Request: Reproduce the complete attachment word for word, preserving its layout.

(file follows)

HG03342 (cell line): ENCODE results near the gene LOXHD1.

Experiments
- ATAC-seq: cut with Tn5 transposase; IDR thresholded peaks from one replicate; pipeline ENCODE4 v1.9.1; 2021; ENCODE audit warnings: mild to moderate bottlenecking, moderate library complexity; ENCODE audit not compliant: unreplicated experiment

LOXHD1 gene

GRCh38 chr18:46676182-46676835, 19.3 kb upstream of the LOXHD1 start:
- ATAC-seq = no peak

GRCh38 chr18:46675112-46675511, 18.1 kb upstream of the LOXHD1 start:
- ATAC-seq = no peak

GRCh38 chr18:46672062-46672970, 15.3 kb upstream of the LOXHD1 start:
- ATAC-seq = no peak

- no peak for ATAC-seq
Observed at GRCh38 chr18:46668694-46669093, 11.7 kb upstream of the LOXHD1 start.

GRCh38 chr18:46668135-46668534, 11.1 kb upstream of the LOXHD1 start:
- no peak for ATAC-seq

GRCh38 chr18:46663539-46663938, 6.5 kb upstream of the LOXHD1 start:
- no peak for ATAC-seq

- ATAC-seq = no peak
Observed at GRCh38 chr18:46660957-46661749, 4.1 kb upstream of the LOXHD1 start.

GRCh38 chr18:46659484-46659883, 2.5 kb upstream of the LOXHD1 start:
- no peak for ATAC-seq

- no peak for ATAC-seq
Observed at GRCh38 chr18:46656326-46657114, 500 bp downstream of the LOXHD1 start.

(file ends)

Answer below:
HG03342 (cell line): ENCODE results near the gene LOXHD1.

Experiments
- ATAC-seq: cut with Tn5 transposase; IDR thresholded peaks from one replicate; pipeline ENCODE4 v1.9.1; 2021; ENCODE audit warnings: mild to moderate bottlenecking, moderate library complexity; ENCODE audit not compliant: unreplicated experiment

LOXHD1 gene

GRCh38 chr18:46676182-46676835, 19.3 kb upstream of the LOXHD1 start:
- ATAC-seq = no peak

GRCh38 chr18:46675112-46675511, 18.1 kb upstream of the LOXHD1 start:
- ATAC-seq = no peak

GRCh38 chr18:46672062-46672970, 15.3 kb upstream of the LOXHD1 start:
- ATAC-seq = no peak

- no peak for ATAC-seq
Observed at GRCh38 chr18:46668694-46669093, 11.7 kb upstream of the LOXHD1 start.

GRCh38 chr18:46668135-46668534, 11.1 kb upstream of the LOXHD1 start:
- no peak for ATAC-seq

GRCh38 chr18:46663539-46663938, 6.5 kb upstream of the LOXHD1 start:
- no peak for ATAC-seq

- ATAC-seq = no peak
Observed at GRCh38 chr18:46660957-46661749, 4.1 kb upstream of the LOXHD1 start.

GRCh38 chr18:46659484-46659883, 2.5 kb upstream of the LOXHD1 start:
- no peak for ATAC-seq

- no peak for ATAC-seq
Observed at GRCh38 chr18:46656326-46657114, 500 bp downstream of the LOXHD1 start.